Palavras-chave:
caseinomacropeptídeo; contaminação; tratamento térmico

INTRODUCTION

The refrigerated storage of milk on farms is an important step in reducing the operational costs of production and avoiding loss of raw milk by acidification. However, longer periods of storage may result in decreased quality of milk derivatives due to the increased counts of psychrotrophic bacteria, such as Pseudomonas, and microbial enzymatic activity (Marchand et al., 2009MARCHAND, S.; VANDRIESCHE, G.; COOREVITS, A. et al. Heterogeneity of heat-resistant proteases from milk Pseudomonas species. Int. J. Food Microbiol., v.133, p.68-77, 2009.; Machado et al., 2015MACHADO, S.G.; SILVA, F.L.; BAZZOLLI, D. et al. Pseudomonas spp. and Serratia liquefaciens as predominant spoilers in cold raw milk. J. Food Sci., v.80, p.M1842-M1849, 2015.).

In addition to milk spoilage microorganisms, there is also concern about bacteria associated with foodborne diseases (Claeys et al., 2013CLAEYS, W.L.; CARDOEN, S.; DAUBE, G. et al. Raw or heated cow milk consumption: review of risks and benefits. Food Control, v.31, p.251-262, 2013.), including sporulated microrganisms such as Bacillus and Clostridium, which are also a risk to human health (Postollec et al., 2012POSTOLLEC, F.; MATHOT, A.G.; BERNARD, M. Tracking spore-forming bacteria in food: from natural biodiversity to selection by processes. Int. J. Food Microbiol., v.158, p.1-8, 2012.; Claeys et al., 2013).

In the dairy industry, heating is used to ensure microbial safety of retail milk (Walstra et al., 2005WALSTRA, P.; WALSTRA, P.; WOUTERS, J.T.; GEURTS, T.J. Dairy science and technology. [New Zealand]: CRC Press, 2005.808p.), usually High Temperature and Short Time (HTST) pasteurization or Ultra High Temperature (UHT) processes. UHT technology offers the advantages of extended shelf-life of milk without need for refrigeration and avoiding significant changes in its essential characteristics and flavor (Walstra et al., 2005).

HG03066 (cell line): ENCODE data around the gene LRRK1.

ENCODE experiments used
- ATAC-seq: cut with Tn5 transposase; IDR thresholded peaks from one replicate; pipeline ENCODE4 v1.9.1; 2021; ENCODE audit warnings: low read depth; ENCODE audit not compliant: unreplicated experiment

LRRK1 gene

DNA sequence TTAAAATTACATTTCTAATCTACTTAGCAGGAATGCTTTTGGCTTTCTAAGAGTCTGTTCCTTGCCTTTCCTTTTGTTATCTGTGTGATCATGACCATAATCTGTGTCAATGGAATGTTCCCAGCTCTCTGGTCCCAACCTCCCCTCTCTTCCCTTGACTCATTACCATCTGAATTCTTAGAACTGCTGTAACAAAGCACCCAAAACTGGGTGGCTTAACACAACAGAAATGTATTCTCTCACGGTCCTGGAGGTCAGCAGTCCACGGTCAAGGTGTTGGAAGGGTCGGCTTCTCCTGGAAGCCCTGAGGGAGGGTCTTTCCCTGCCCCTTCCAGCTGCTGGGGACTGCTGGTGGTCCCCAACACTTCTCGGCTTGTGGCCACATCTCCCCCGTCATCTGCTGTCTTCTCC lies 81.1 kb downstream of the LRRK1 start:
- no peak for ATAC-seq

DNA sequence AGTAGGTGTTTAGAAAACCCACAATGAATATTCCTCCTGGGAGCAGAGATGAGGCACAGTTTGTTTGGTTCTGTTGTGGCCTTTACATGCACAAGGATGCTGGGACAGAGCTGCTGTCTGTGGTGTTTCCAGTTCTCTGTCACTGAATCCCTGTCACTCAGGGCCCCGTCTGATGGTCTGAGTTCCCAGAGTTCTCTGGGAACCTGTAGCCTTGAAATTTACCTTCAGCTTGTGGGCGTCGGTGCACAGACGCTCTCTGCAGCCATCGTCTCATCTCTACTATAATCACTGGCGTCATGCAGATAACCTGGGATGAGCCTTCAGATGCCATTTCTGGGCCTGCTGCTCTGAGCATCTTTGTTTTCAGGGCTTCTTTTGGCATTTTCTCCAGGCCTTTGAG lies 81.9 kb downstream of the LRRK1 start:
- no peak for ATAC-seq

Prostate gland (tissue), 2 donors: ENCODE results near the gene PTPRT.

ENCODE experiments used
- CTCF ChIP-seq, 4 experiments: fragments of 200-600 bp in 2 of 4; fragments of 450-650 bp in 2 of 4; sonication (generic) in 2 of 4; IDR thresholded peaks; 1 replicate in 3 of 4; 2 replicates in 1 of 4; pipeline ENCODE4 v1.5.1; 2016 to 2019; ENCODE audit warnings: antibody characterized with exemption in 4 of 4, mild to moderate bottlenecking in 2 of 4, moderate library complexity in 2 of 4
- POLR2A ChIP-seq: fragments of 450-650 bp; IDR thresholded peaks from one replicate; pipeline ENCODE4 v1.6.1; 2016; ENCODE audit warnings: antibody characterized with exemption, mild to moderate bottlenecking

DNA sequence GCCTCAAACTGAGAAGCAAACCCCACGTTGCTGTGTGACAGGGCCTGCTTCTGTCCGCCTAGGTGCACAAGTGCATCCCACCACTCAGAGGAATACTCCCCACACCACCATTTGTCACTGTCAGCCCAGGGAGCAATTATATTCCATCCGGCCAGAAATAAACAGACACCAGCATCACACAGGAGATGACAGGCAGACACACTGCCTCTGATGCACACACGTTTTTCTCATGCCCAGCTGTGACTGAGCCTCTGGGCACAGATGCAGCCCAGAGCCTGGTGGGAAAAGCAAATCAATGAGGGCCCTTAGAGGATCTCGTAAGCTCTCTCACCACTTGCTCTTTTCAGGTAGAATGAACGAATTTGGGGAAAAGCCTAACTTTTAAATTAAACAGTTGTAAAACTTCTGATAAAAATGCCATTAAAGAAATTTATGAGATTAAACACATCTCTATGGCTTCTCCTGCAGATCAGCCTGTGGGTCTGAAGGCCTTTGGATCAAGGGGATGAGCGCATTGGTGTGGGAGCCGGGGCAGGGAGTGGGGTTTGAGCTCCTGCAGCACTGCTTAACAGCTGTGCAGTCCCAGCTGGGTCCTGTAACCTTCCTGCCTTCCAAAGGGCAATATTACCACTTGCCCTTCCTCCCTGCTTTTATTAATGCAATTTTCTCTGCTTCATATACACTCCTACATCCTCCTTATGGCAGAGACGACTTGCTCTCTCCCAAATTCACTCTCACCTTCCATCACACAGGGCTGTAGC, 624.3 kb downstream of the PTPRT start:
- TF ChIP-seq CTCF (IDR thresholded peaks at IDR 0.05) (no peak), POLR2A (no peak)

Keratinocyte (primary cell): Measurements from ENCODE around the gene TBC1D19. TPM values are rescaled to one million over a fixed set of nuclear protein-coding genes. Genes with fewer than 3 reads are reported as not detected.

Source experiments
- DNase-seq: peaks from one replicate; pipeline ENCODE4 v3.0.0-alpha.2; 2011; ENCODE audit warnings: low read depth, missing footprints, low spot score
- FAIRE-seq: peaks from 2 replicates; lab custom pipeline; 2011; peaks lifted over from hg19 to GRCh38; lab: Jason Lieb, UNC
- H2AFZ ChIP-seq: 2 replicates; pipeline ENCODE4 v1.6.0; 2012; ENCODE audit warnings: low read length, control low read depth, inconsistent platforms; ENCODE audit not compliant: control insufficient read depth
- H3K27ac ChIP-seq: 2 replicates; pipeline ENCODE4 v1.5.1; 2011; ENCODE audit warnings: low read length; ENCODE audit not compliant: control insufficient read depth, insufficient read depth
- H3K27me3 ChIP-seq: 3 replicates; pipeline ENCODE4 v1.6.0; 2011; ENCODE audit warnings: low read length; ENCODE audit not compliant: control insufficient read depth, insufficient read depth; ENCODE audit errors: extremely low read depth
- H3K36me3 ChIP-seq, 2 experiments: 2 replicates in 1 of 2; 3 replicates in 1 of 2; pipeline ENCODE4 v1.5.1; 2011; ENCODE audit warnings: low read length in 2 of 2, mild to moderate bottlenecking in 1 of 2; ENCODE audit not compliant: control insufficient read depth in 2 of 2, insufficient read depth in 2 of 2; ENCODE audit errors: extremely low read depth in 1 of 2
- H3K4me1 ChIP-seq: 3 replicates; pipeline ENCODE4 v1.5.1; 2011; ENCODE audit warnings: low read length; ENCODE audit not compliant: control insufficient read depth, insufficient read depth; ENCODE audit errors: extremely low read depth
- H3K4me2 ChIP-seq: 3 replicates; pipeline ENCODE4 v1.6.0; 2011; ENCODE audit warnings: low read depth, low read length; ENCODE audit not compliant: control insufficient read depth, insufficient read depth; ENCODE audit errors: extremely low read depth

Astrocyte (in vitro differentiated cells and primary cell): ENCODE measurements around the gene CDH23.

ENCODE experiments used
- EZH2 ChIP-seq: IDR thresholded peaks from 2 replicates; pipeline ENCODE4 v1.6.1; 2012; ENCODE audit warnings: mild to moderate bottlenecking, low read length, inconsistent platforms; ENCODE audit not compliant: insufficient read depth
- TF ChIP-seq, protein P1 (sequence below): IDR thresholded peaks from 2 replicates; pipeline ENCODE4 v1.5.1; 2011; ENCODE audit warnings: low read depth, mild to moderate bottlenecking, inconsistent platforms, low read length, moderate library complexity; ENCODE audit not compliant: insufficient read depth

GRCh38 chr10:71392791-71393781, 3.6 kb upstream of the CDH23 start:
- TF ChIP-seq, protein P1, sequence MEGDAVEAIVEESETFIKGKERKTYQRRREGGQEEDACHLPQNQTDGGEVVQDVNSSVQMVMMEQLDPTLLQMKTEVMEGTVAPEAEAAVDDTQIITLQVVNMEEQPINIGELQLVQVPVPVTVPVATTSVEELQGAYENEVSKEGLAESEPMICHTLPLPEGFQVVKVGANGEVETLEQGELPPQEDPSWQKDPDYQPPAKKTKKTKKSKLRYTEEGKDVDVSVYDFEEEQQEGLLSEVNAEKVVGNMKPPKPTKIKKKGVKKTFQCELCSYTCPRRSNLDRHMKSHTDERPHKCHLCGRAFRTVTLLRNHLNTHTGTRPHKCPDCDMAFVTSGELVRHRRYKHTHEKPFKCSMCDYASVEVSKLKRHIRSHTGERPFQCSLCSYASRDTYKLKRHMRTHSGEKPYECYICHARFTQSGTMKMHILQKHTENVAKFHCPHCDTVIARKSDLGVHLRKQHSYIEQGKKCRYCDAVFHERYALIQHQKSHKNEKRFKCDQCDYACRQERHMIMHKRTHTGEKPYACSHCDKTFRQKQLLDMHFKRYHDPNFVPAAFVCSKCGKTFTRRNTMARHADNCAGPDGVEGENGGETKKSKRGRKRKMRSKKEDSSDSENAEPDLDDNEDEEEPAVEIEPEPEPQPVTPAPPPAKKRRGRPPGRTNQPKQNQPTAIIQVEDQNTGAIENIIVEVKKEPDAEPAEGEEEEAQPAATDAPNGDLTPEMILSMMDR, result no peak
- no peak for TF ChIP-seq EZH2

However, highly contaminated raw milk can result in reduced shelf-life of UHT milk (Barbano et al., 2006BARBANO, D.M.; MA, Y.; SANTOS, M.V. Influence of raw milk quality on fluid milk shelf life1, 2. J. Dairy Sci., v.89, p.E15-E19, 2006.). Psychrotrophic bacteria may produce proteolytic and lipolytic enzymes that are directly related to loss of quality and reduced shelf-life of milk even after heat treatment, since such enzymes are highly heat-resistant (Marchand et al., 2009MARCHAND, S.; VANDRIESCHE, G.; COOREVITS, A. et al. Heterogeneity of heat-resistant proteases from milk Pseudomonas species. Int. J. Food Microbiol., v.133, p.68-77, 2009.; Samaržija et al., 2012SAMARŽIJA, D.; ZAMBERLIN, Š.; POGAČIĆ, T. Psychrotrophic bacteria and milk and dairy products quality. Mljekarstvo, v.62, p.77-95, 2012.; Von Neubeck et al., 2015). The result may be milk that is unstable to heat and undergoes physicochemical changes, such as coagulation during heating, gelation of UHT milk during storage, development of off-flavors and reduced cheese yield (Datta and Deeth, 2003DATTA, N.; DEETH, H.C. Diagnosing the cause of proteolysis in UHT milk. LWT-Food Sci. Technol., v.36, p.173-182, 2003.; Svensson et al., 2004SVENSSON, B.; EKELUND, K.; OGURA, H.; CHRISTIANSSON, A. Characterization of Bacillus cereus isolated from milk silo tanks at eight different dairy plants. Int. Dairy J., v.14, p.17-27, 2004.).